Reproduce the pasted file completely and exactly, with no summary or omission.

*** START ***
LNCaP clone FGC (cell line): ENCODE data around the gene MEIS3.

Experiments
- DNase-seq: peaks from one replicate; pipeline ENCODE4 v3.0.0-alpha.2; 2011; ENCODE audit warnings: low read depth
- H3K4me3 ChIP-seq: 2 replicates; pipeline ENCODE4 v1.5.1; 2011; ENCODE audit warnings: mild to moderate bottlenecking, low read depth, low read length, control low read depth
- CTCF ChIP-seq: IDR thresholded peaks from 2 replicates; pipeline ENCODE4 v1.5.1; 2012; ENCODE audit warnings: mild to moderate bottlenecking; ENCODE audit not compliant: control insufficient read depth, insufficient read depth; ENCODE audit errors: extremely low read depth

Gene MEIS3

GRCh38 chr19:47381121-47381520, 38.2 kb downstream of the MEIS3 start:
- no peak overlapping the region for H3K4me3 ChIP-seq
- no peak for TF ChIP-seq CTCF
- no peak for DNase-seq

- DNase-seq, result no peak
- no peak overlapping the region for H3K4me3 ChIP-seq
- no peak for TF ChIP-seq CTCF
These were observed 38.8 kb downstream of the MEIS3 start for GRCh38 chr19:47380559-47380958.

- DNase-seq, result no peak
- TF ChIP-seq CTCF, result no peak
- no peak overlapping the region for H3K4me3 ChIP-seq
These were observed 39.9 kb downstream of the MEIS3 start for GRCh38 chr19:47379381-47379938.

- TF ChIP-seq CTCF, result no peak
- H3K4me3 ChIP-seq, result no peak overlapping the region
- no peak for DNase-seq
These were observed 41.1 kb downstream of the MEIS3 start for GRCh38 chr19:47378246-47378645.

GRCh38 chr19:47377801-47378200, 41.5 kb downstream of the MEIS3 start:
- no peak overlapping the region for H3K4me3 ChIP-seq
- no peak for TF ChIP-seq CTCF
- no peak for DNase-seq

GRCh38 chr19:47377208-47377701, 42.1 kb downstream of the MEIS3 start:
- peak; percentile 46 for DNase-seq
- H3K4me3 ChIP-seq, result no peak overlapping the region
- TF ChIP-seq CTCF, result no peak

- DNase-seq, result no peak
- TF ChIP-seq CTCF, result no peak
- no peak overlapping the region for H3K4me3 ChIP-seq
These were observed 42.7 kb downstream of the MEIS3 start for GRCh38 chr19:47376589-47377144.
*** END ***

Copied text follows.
LNCaP clone FGC (cell line): ENCODE data around the gene MEIS3.

Experiments
- DNase-seq: peaks from one replicate; pipeline ENCODE4 v3.0.0-alpha.2; 2011; ENCODE audit warnings: low read depth
- H3K4me3 ChIP-seq: 2 replicates; pipeline ENCODE4 v1.5.1; 2011; ENCODE audit warnings: mild to moderate bottlenecking, low read depth, low read length, control low read depth
- CTCF ChIP-seq: IDR thresholded peaks from 2 replicates; pipeline ENCODE4 v1.5.1; 2012; ENCODE audit warnings: mild to moderate bottlenecking; ENCODE audit not compliant: control insufficient read depth, insufficient read depth; ENCODE audit errors: extremely low read depth

Gene MEIS3

GRCh38 chr19:47381121-47381520, 38.2 kb downstream of the MEIS3 start:
- no peak overlapping the region for H3K4me3 ChIP-seq
- no peak for TF ChIP-seq CTCF
- no peak for DNase-seq

- DNase-seq, result no peak
- no peak overlapping the region for H3K4me3 ChIP-seq
- no peak for TF ChIP-seq CTCF
These were observed 38.8 kb downstream of the MEIS3 start for GRCh38 chr19:47380559-47380958.

- DNase-seq, result no peak
- TF ChIP-seq CTCF, result no peak
- no peak overlapping the region for H3K4me3 ChIP-seq
These were observed 39.9 kb downstream of the MEIS3 start for GRCh38 chr19:47379381-47379938.

- TF ChIP-seq CTCF, result no peak
- H3K4me3 ChIP-seq, result no peak overlapping the region
- no peak for DNase-seq
These were observed 41.1 kb downstream of the MEIS3 start for GRCh38 chr19:47378246-47378645.

GRCh38 chr19:47377801-47378200, 41.5 kb downstream of the MEIS3 start:
- no peak overlapping the region for H3K4me3 ChIP-seq
- no peak for TF ChIP-seq CTCF
- no peak for DNase-seq

GRCh38 chr19:47377208-47377701, 42.1 kb downstream of the MEIS3 start:
- peak; percentile 46 for DNase-seq
- H3K4me3 ChIP-seq, result no peak overlapping the region
- TF ChIP-seq CTCF, result no peak

- DNase-seq, result no peak
- TF ChIP-seq CTCF, result no peak
- no peak overlapping the region for H3K4me3 ChIP-seq
These were observed 42.7 kb downstream of the MEIS3 start for GRCh38 chr19:47376589-47377144.